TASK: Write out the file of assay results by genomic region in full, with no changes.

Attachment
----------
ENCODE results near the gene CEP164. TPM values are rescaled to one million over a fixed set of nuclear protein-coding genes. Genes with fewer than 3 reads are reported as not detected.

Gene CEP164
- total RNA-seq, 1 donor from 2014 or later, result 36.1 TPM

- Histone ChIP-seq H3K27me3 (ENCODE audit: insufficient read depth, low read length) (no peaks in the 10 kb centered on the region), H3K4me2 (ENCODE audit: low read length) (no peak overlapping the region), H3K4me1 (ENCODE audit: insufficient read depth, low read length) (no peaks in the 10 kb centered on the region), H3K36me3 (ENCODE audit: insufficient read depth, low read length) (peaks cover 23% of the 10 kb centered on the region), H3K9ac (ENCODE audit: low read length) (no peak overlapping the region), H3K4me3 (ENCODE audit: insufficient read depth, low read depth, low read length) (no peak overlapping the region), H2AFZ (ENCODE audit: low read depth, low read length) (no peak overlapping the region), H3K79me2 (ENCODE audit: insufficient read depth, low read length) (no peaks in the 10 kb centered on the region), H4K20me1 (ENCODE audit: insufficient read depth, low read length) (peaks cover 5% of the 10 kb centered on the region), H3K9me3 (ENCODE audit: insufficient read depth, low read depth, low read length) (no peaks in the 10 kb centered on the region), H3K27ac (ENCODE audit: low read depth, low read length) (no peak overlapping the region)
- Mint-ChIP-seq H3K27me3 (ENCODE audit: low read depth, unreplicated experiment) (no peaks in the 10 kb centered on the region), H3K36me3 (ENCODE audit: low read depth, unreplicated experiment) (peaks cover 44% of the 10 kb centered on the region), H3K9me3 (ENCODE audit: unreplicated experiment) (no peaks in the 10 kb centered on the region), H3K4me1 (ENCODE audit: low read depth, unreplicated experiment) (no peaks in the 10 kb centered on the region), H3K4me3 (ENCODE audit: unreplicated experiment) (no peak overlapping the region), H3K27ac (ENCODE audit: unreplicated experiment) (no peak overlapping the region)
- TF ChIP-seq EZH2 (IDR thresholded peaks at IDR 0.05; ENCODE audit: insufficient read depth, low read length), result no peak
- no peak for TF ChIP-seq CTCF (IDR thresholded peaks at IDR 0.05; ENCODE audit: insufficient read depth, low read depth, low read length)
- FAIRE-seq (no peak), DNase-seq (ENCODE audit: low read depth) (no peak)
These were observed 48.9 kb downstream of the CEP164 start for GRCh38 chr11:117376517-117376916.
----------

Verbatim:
ENCODE results near the gene CEP164. TPM values are rescaled to one million over a fixed set of nuclear protein-coding genes. Genes with fewer than 3 reads are reported as not detected.

Gene CEP164
- total RNA-seq, 1 donor from 2014 or later, result 36.1 TPM

- Histone ChIP-seq H3K27me3 (ENCODE audit: insufficient read depth, low read length) (no peaks in the 10 kb centered on the region), H3K4me2 (ENCODE audit: low read length) (no peak overlapping the region), H3K4me1 (ENCODE audit: insufficient read depth, low read length) (no peaks in the 10 kb centered on the region), H3K36me3 (ENCODE audit: insufficient read depth, low read length) (peaks cover 23% of the 10 kb centered on the region), H3K9ac (ENCODE audit: low read length) (no peak overlapping the region), H3K4me3 (ENCODE audit: insufficient read depth, low read depth, low read length) (no peak overlapping the region), H2AFZ (ENCODE audit: low read depth, low read length) (no peak overlapping the region), H3K79me2 (ENCODE audit: insufficient read depth, low read length) (no peaks in the 10 kb centered on the region), H4K20me1 (ENCODE audit: insufficient read depth, low read length) (peaks cover 5% of the 10 kb centered on the region), H3K9me3 (ENCODE audit: insufficient read depth, low read depth, low read length) (no peaks in the 10 kb centered on the region), H3K27ac (ENCODE audit: low read depth, low read length) (no peak overlapping the region)
- Mint-ChIP-seq H3K27me3 (ENCODE audit: low read depth, unreplicated experiment) (no peaks in the 10 kb centered on the region), H3K36me3 (ENCODE audit: low read depth, unreplicated experiment) (peaks cover 44% of the 10 kb centered on the region), H3K9me3 (ENCODE audit: unreplicated experiment) (no peaks in the 10 kb centered on the region), H3K4me1 (ENCODE audit: low read depth, unreplicated experiment) (no peaks in the 10 kb centered on the region), H3K4me3 (ENCODE audit: unreplicated experiment) (no peak overlapping the region), H3K27ac (ENCODE audit: unreplicated experiment) (no peak overlapping the region)
- TF ChIP-seq EZH2 (IDR thresholded peaks at IDR 0.05; ENCODE audit: insufficient read depth, low read length), result no peak
- no peak for TF ChIP-seq CTCF (IDR thresholded peaks at IDR 0.05; ENCODE audit: insufficient read depth, low read depth, low read length)
- FAIRE-seq (no peak), DNase-seq (ENCODE audit: low read depth) (no peak)
These were observed 48.9 kb downstream of the CEP164 start for GRCh38 chr11:117376517-117376916.